I paid to see Will Smith fight legions of robots, and what I got was a trip back to Wabash Street. Rear entrance to the fine department stores of my youth, front portal to respectable lunchrooms, Wabash always seemed to me the Loop’s most beautiful street, since its second-best air felt right for the Second City. Masonry facades guarded its edges, behind which rose many floors of nondescript offices doing a cash business. Overhead, shadowing and shaking you, ran the el. On the clearest spring day, you could turn onto Wabash and step into a twilight drizzle, an effect that lent moodiness and semi-industrial power to places that otherwise might have seemed too genteel for Chicago: the bookstore, the record store, the sheet-music dealer. All this, I remember from the 1950s and ’60s–but having now seen Wabash in 2035, I can tell you it still feels like itself, or more so, with robots weaving their way busily among the humans.
The rightness of the urban setting, and (more often) its wrongness, turn out to be the most interesting feature of I, Robot. Directed by Alex Proyas from a script by Jeff Vintar and Akiva Goldsman, with a tip of the hat to Isaac Asimov, I, Robot functions reasonably well as a whodunit, a special-effects extravaganza, a showcase for Will Smith’s genial sarcasm, a machine for fabricating the nuclear family. (I doubt I’m giving away much when I say that Smith’s police detective, a chronic loner, must hook up with an equally detached research scientist, having been drawn to her by an ingenuous, orphaned robot named Sonny.) Never mind the philosophical and political implications, which are meant to be no more enduring than your bag of popcorn. I, Robot is satisfactory as a story, appealing as a star turn but arresting only as production design–in particular, for its vision of a specific American city.
A minor topic, you might say. Our endangered republic will neither stand nor fall on the merits of I, Robot, any more than the film will succeed or fail through urbanism. About the latter point, I note that audiences mostly want to smile at Smith’s lanky, cranky performance and marvel at the robots, which spring about like a swarm of grasshoppers. Only Chicago natives, perhaps, will care that the computer-generated Wabash Street comes convincingly to life, or that the digital shoreline is dead. (I’m willing to believe that by 2035, much of the water will have dried up–but what megalomaniac built the pier of a suspension bridge at the edge of Lake Michigan?) Still, I find myself mulling over these background details, having been newly awakened to them and their possible import by Thom Andersen, a filmmaker-scholar whose exhaustive and fascinating documentary Los Angeles Plays Itself is currently running at New York’s Film Forum.
Andersen (who was born in Chicago, by the way) has almost as many points to make in Los Angeles Plays Itself as the film has minutes–169, including credits. I will dispense with my objections by saying that, with so much on his mind, Andersen sometimes organizes the work in the manner of a saloon orator: “And another thing.” Apart from that, though, I like pretty much everything he’s done, from the fascinating opening montage–a tour of Los Angeles as it’s been pictured in dozens of movies–to the closing argument against cynicism, as it’s been perpetrated in films such as Chinatown and L.A. Confidential. And another thing: Andersen hates that diminutive, LA. “Only a city with an inferiority complex would allow it.”
Speaking as a longtime resident of the city–or, rather, using a laconic voiceover narrator to speak for him–Andersen begins by observing that the standard movie image of Los Angeles is doubly false. In the first place, the movies distort urban space for the purposes of cinematography and storytelling. The center-city skyscrapers, for example, though anomalous in the bigger and flatter scheme, can fill a frame nicely, which is perhaps why “the movies love downtown more than we do.” In the second place, America’s show-business culture has persuaded us to substitute a part for the whole–to say Hollywood when we mean Los Angeles–even though only one resident in forty works in the film industry. If I were to reduce Andersen’s argument, unfairly, to a single point, I might say that he wants Hollywood to disgorge the real city it has swallowed. He hopes our myth of LA will change and that the movies will change too, to be more true to lived experience.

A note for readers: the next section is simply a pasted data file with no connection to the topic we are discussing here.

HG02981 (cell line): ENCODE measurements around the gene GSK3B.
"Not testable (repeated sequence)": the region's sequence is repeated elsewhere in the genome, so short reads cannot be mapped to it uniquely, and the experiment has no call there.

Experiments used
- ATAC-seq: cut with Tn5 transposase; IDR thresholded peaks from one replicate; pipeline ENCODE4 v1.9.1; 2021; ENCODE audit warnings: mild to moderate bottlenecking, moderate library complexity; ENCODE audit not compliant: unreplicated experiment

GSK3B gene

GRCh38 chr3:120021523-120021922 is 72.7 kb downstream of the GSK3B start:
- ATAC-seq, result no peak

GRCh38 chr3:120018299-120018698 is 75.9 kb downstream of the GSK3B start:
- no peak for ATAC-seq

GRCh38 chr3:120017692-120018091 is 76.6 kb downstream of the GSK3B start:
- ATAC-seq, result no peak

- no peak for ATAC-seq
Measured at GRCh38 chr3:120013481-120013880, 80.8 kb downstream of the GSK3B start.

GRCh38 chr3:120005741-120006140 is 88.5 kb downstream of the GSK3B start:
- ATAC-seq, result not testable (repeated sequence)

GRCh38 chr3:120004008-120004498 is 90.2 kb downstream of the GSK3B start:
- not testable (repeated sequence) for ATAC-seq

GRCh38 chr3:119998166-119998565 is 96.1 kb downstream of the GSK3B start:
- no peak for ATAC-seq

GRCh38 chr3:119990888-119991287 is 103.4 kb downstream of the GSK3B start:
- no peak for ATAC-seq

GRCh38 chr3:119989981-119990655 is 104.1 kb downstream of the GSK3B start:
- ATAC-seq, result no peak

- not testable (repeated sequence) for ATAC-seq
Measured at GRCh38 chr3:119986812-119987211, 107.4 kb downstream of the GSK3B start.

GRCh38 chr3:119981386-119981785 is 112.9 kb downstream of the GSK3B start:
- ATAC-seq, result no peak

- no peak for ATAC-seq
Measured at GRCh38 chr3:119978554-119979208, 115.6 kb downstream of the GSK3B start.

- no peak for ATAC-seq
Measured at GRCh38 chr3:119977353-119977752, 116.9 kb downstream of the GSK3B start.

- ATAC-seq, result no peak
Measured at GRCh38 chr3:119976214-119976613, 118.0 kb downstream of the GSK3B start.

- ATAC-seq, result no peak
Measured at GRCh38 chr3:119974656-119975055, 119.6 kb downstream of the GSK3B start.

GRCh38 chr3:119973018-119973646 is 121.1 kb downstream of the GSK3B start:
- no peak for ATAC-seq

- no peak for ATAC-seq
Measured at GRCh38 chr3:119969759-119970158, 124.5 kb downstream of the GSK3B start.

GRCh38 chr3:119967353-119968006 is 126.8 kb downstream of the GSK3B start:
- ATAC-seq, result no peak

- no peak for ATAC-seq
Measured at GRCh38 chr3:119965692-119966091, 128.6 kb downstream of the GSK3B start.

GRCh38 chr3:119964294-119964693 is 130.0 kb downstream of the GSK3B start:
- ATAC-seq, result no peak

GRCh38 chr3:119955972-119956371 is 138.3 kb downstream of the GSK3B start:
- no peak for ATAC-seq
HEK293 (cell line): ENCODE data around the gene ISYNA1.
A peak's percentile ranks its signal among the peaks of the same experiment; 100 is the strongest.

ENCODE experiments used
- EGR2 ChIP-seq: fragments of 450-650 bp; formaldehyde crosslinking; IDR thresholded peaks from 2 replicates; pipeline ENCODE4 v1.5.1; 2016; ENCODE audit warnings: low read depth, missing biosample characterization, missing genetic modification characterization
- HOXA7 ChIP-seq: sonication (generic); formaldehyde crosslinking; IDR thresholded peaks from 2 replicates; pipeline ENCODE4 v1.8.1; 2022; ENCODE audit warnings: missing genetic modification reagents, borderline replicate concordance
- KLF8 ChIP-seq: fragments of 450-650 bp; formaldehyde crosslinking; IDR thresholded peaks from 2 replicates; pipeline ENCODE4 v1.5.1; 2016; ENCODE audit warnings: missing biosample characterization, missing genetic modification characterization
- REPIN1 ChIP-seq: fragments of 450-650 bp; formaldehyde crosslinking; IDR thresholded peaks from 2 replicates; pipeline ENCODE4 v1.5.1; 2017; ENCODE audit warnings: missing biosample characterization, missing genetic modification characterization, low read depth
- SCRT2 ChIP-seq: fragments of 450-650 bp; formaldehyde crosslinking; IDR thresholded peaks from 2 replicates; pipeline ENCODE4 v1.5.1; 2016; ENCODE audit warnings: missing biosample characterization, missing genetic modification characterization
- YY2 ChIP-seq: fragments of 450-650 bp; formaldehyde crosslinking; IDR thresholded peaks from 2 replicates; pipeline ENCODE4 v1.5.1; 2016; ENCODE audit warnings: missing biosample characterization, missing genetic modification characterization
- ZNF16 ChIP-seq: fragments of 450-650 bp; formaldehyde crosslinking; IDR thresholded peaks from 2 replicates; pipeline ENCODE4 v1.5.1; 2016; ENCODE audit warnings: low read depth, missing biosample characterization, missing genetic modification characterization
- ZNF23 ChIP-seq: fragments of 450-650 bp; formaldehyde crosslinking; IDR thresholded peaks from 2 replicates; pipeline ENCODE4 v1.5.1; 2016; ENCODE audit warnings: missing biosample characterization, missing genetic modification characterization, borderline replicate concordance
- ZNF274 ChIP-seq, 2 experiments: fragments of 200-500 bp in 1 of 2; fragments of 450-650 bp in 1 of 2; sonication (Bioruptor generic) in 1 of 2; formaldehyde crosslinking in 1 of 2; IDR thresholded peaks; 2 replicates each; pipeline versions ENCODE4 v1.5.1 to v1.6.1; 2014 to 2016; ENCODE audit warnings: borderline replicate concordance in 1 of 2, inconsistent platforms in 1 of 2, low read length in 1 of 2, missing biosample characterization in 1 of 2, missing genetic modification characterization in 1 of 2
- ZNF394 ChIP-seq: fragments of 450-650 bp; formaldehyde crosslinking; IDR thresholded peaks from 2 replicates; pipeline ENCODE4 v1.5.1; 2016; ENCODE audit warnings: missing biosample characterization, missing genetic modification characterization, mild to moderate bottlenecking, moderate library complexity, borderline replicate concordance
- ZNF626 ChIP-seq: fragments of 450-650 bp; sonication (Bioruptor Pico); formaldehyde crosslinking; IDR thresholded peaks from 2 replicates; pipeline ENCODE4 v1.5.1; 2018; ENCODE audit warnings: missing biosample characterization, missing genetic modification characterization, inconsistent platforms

At this point, an unsympathetic viewer might say that Andersen is too severe. Film has always been a trick mirror as much as a window, a tool for Méliès’s magic acts as much as the Lumières’ explorations. But Andersen is not trying to ban fantasy. He just wants to move beyond fantasies that are too constrained and too constraining–the ones that betray their crabbed nature by repeating themselves endlessly, and that tell us our society, too, turns in an unbreakable cycle. In movie after movie set in Los Angeles, the rich and corrupt characters live up in the hills, in Modernist houses by Frank Lloyd Wright or Richard Neutra, while the poor live in flatland bungalows, next to oil refineries or in gang-war zones. Nothing lies between these two spaces, except for those picturesque downtown towers; and so into this vacuum, which is as much imaginative as physical, moviemakers introduce various secret histories of the city, which explain how the rich people got up on the hill and why there’s no use complaining, since they will stay there forever. When Andersen prescribes a heavier dose of realism for the movies, it’s to help liberate us from the tedium of these clichés, the hopelessness of this conspiratorial mindset. He praises neorealists such as Billy Woodberry, Charles Burnett and the almost-forgotten Kent MacKenzie (maker of The Exiles, a film about Navajos living in Los Angeles) not so much to propose a model as to point toward an escape route, into a better world and better films.